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Italy’s Government Set to Collapse as Parties Ditch Draghi

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(Bloomberg) -- Italian Prime Minister Mario Draghi appeared set to fall after three key parties failed to support him in a confidence vote.

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Draghi’s resignation would plunge the country into months of political turmoil just as economic warning signs start to flash. While President Sergio Mattarella may still attempt to forge a majority in parliament for a fresh government, the most likely outcome is snap elections in the fall.

The premier won a confidence vote late Wednesday with 95 senators voting in favor, and 28 against. But the ballot had little significance as the center-right League and Forza Italia, as well as the Five Star Movement, did not take part.

Draghi first offered to quit last week when the Five Star Movement, a key coalition partner, last week boycotted another confidence vote in his government. The premier said that there was no longer the broad support needed to govern and struck a defiant tone in parliament Wednesday, asking parties to back his reforms and chiding them for the infighting that slowed his administration’s action in the past few months.

In a heated debate in Rome’s Senate, Matteo Salvini’s League and Silvio Berlusconi’s Forza Italia had asked Draghi to ditch Five Star as a governing partner and to lead a “deeply renewed” cabinet. The 74-year-old Draghi, a former chief of the European Central Bank, refused compromise attempts by political leaders.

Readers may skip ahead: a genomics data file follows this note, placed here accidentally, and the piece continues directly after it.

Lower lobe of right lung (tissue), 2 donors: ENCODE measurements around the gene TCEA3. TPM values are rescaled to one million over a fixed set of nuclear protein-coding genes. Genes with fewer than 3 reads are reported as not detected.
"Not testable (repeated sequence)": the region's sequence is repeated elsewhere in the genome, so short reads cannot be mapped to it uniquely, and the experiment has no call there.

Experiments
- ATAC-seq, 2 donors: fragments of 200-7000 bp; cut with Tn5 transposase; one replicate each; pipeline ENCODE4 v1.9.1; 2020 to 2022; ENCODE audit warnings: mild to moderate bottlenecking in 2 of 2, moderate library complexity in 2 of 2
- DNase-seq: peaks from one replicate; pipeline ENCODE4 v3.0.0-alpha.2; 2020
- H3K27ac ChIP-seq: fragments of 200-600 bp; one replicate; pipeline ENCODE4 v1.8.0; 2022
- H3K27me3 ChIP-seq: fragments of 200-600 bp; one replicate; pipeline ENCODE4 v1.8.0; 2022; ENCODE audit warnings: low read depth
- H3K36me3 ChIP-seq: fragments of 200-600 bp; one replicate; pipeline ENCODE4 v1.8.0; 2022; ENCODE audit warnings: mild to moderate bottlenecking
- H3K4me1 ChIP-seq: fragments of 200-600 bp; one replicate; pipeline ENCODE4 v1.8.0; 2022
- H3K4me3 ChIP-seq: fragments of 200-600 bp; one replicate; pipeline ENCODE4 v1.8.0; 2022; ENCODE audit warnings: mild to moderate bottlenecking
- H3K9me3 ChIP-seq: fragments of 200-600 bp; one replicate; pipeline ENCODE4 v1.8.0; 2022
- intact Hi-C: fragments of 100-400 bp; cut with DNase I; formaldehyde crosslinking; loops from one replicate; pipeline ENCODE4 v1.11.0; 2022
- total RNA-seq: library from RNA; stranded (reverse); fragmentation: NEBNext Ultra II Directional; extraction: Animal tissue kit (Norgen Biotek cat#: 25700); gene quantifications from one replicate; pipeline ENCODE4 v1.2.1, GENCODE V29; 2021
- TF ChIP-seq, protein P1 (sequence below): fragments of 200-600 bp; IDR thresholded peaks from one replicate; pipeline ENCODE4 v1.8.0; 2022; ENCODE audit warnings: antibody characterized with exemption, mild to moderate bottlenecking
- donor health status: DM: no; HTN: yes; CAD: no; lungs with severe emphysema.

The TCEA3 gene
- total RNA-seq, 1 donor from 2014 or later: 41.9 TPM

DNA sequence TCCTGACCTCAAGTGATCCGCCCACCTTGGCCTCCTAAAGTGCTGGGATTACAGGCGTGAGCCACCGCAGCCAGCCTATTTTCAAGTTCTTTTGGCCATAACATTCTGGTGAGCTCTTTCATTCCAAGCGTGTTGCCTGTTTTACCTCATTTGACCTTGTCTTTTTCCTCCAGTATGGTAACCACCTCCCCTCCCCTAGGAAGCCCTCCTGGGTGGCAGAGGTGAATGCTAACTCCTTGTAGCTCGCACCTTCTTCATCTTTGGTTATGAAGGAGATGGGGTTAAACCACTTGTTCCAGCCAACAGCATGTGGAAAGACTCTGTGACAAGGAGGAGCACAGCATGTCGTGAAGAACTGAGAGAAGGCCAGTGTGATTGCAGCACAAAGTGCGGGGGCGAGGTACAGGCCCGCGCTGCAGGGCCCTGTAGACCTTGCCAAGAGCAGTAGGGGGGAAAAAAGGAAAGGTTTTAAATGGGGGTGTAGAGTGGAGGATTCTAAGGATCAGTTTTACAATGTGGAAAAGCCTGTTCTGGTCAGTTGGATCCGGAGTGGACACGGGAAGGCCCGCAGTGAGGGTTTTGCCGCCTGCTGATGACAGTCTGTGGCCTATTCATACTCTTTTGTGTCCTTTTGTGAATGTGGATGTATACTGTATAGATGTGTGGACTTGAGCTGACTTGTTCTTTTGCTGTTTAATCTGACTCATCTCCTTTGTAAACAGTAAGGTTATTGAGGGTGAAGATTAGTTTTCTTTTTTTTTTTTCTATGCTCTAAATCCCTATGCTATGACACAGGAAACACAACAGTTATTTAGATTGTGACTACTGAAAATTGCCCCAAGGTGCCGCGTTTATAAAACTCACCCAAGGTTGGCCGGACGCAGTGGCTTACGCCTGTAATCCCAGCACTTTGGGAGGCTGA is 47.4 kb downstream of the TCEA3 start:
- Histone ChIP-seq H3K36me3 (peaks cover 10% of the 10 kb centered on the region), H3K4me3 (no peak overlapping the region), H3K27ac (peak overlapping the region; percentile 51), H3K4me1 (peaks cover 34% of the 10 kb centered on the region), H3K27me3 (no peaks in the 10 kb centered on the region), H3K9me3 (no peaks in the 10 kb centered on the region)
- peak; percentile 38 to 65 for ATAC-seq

Italian stock and bond futures fell on the prospect that Draghi’s government could fall. Futures contracts on the FTSE MIB Index fell 4% while bond futures touched a three-week low. The euro slipped against the dollar.

Draghi, an unelected technocrat, was picked for the premiership early last year after parties failed to agree on a political appointee.

Paolo Gentiloni, the European Union’s economy commissioner, warned “a perfect storm” could lie ahead for Italy.

The new bout of political turmoil comes at a complex juncture for the euro area, amid growing concerns about a looming recession, even though the Italian economy has been faring better than its peers. Early elections would also hamper deliberations over Italy’s 2023 budget, a process that usually dominates parliamentary proceedings during the autumn.

While Draghi will technically remain premier until elections, possibly on Oct. 2, his ambitious plan to reboot the country is unlikely to progress anytime soon and markets will be roiled by the news.

During his 18 months in power, Draghi devised a plan of reforms agreed with the European Union to free up Italy from red tape and boost competition. That was instrumental for the country to receive EU recovery funds.

It will now fall to President Sergio Mattarella to decide whether to call for a new vote or appoint a caretaker government, though that’s widely-viewed as unlikely. If the head of state opts for new elections as expected, they must be held within 70 days.

(Updates with outcome of confidence vote from first paragraph)

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